Herein, among individuals with mtDNA haplogroup H (HgH), the presence of these two mtDNA polymorphisms were ascertained in additional functional syndromes: chronic fatigue syndrome, complex regional pain syndrome, sudden infant death syndrome, and major depressive disorder. Polymorphic prevalence rates were compared between disease and control groups, and within each disease group in participants with and without specific clinical findings.

In all four conditions, one or both of the polymorphisms was significantly associated with the respective condition and/or co-morbid functional symptomatology. Thus, we conclude that these two mtDNA polymorphisms likely modify risk for the development of multiple functional syndromes, likely constituting a proportion of the postulated common genetic factor, at least among individuals with HgH.

Pathophysiology likely involves broad effects on the autonomic nervous system
 

Snow Leopard

Active Member
I'm becoming increasingly convinced that very severe patients have more than one thing wrong - a genetic risk factor is certainly possible for such subgroups.

Yes, a paper has been submitted to JAMA recently. I don't know anything about its status.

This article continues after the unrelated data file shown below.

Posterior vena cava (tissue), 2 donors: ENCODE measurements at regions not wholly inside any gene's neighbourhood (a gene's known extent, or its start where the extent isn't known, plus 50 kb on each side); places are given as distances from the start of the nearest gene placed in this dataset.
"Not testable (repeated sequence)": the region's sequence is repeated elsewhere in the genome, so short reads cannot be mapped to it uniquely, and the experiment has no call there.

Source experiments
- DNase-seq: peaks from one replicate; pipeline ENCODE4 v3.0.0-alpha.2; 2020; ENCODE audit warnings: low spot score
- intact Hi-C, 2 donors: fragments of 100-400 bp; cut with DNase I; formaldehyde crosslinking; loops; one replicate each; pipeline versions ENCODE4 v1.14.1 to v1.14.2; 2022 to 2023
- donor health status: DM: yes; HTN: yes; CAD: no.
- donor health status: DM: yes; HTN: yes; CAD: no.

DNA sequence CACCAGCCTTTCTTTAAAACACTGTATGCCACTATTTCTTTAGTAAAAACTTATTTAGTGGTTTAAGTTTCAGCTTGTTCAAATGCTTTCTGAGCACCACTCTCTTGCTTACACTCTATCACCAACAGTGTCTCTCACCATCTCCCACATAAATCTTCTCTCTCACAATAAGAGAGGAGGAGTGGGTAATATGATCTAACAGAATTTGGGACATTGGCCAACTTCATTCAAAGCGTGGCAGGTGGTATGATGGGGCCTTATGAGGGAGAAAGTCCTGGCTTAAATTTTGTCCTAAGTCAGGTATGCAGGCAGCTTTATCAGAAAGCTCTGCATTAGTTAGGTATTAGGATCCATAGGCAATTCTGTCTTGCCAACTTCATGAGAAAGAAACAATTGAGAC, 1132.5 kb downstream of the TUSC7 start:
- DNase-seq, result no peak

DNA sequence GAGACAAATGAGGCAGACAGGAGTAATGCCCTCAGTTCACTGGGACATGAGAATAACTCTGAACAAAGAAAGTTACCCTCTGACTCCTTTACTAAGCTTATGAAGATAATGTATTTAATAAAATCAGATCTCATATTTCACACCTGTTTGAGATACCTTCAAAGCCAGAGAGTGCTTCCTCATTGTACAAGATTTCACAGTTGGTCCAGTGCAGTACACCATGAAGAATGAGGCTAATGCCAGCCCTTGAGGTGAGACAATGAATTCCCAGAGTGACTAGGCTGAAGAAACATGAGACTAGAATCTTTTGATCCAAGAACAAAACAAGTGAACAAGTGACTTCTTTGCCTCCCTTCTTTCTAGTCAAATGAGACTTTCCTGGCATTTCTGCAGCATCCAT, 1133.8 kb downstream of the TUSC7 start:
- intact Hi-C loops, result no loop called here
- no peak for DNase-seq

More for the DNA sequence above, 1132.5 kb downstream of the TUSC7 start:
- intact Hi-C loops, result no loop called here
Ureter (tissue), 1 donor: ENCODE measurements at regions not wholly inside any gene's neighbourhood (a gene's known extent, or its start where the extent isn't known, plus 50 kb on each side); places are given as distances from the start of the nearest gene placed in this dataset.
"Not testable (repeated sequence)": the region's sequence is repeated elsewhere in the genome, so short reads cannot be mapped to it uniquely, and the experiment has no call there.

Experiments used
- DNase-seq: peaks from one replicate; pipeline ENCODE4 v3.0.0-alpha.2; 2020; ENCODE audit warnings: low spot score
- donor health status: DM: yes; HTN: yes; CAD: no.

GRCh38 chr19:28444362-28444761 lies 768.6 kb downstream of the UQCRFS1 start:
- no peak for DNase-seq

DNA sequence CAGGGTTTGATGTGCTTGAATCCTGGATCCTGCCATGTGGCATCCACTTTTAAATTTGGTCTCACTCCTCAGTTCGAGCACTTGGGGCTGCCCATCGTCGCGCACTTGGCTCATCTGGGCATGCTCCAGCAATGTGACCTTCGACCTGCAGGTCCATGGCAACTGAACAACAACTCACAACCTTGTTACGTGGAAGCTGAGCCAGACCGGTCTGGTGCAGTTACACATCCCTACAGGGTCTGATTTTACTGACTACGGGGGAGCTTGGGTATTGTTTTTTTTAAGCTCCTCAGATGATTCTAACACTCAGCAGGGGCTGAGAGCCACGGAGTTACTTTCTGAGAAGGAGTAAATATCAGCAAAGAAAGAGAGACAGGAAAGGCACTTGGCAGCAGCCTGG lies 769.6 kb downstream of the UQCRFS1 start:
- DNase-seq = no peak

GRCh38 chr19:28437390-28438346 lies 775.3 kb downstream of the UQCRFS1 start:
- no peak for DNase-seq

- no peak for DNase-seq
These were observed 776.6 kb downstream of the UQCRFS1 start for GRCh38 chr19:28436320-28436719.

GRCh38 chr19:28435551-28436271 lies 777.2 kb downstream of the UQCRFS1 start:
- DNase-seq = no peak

JAMA. Interesting. It has been a long time since I have seen a decent paper on ME or CFS in JAMA!

I have my own hypothesis about dysfunction of fatty acid metabolism and impaired cellular response to oxidative stress, and which pathways could be involved (I wonder if a certain scavenger receptor is involved?). I am interested to see what they have found in this study!
 
Sounds interesting. Even so, they'll need to do cell culture studies, then mice/rat/zebrafish (the latter are best)--to transgenically modify the animal so it has the same allele, and then expose it to whatever (virus/toxin), see what happens, and see how to stop the resulting oxidative stress, or upregulation of the wrong protein--or whatever occurs. They could then screen drugs, or try compounds, that if successful, might eventually become drugs. This is a long road :)
 

serotone9

Member
This looks promising for legitimacy and treatments, if nothing else (i.e., a cure). With ME, a successful treatment at this point would have to be considered a de facto cure, however, so let's hope it pans out. Ultimately the problem is probably not per se in the mitochondria (imho), but in the neuroimmune regulation of mitochondrial function, probably triggered by complex interplays between neurohormonal systems and the brain and immune system, and it looks like researchers are getting even closer to zeroing in on these causes. Once again, however, I don't even care if they find the cause as long as they can find a treatment that mitigates the symptoms and restores functionality. Fingers crossed.